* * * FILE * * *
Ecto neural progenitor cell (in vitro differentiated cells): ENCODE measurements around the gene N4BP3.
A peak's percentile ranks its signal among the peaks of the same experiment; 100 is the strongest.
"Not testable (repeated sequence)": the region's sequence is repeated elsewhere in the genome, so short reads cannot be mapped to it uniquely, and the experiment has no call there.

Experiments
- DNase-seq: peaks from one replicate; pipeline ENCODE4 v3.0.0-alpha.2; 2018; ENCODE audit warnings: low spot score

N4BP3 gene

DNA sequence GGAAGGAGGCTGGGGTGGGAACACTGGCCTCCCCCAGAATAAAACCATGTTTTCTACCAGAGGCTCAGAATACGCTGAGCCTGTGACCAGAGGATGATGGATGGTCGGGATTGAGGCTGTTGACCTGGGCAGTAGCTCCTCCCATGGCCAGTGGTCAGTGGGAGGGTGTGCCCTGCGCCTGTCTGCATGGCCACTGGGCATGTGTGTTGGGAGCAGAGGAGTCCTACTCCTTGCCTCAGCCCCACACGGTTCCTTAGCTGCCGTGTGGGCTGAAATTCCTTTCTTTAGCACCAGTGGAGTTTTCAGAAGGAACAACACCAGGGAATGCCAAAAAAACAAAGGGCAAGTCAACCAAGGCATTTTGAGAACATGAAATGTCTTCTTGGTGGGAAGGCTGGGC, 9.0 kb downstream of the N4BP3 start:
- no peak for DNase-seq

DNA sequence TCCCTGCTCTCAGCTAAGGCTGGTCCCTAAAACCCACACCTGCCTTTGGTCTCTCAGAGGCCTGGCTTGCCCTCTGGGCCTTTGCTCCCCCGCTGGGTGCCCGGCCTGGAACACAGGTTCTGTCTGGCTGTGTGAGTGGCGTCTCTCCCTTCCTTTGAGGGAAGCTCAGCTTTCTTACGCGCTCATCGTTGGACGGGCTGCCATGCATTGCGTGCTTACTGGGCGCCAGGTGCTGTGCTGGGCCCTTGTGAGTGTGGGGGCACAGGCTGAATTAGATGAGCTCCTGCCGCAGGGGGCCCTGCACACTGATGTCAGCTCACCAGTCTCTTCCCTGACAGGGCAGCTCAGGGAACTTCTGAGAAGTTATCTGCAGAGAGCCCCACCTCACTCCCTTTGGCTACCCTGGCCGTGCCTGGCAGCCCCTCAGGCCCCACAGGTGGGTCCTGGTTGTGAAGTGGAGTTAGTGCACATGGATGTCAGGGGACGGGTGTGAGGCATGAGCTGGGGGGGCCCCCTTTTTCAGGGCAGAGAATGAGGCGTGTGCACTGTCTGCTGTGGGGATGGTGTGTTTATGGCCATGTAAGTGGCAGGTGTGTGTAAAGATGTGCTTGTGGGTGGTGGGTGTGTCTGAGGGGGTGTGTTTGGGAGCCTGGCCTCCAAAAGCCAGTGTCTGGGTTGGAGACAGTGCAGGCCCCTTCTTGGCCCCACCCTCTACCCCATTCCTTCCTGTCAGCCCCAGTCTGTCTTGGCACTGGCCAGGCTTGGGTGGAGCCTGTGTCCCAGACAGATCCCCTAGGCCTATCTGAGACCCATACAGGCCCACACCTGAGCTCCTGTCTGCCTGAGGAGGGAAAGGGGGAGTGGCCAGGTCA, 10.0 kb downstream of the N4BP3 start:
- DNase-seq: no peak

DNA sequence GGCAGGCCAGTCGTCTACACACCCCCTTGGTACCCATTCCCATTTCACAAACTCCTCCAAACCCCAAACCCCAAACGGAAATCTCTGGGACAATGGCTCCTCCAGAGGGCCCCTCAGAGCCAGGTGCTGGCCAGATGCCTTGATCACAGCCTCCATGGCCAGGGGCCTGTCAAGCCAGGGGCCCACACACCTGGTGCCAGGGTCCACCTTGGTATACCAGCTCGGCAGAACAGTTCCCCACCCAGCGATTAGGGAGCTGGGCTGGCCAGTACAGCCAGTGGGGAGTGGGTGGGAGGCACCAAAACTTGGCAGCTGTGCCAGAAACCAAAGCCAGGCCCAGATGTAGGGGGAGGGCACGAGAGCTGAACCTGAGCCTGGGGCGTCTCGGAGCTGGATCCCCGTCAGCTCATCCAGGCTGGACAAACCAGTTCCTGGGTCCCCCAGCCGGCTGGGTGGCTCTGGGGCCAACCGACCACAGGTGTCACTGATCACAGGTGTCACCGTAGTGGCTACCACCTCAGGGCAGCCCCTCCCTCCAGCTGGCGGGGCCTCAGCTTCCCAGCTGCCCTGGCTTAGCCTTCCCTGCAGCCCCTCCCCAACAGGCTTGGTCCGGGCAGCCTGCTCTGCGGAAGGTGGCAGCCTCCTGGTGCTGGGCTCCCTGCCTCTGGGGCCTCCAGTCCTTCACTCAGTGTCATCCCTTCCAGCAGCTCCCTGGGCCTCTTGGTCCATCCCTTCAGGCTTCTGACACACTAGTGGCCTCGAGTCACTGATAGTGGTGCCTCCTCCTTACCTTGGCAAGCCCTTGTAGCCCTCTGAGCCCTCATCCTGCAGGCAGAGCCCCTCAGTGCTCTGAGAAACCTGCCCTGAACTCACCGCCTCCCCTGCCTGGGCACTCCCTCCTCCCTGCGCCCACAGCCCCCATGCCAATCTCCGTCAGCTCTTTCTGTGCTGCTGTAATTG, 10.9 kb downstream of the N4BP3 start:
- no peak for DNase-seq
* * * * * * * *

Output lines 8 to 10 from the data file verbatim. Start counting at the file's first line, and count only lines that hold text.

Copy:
- no peak for DNase-seq

DNA sequence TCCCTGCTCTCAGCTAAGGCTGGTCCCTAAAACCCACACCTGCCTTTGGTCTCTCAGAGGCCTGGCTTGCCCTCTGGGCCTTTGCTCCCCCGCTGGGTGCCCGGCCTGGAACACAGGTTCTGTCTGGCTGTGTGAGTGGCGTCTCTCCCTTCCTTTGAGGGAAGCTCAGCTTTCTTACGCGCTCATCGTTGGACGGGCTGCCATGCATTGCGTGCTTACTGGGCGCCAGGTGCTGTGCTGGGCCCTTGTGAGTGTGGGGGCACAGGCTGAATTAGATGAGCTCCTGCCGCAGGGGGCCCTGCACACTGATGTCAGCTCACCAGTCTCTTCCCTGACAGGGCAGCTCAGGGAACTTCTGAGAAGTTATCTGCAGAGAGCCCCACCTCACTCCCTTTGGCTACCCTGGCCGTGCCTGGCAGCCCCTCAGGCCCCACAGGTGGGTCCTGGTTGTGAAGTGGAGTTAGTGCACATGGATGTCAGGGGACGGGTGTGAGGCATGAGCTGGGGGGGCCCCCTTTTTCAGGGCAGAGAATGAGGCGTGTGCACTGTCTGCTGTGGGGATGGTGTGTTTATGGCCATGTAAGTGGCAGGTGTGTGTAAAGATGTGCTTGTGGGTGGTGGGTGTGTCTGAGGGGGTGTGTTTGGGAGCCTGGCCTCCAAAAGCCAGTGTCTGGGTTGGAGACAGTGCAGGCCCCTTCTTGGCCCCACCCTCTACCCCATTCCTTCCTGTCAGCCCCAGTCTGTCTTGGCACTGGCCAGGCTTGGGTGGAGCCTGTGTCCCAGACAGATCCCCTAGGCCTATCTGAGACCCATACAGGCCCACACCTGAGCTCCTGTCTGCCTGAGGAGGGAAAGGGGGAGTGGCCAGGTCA, 10.0 kb downstream of the N4BP3 start:
- DNase-seq: no peak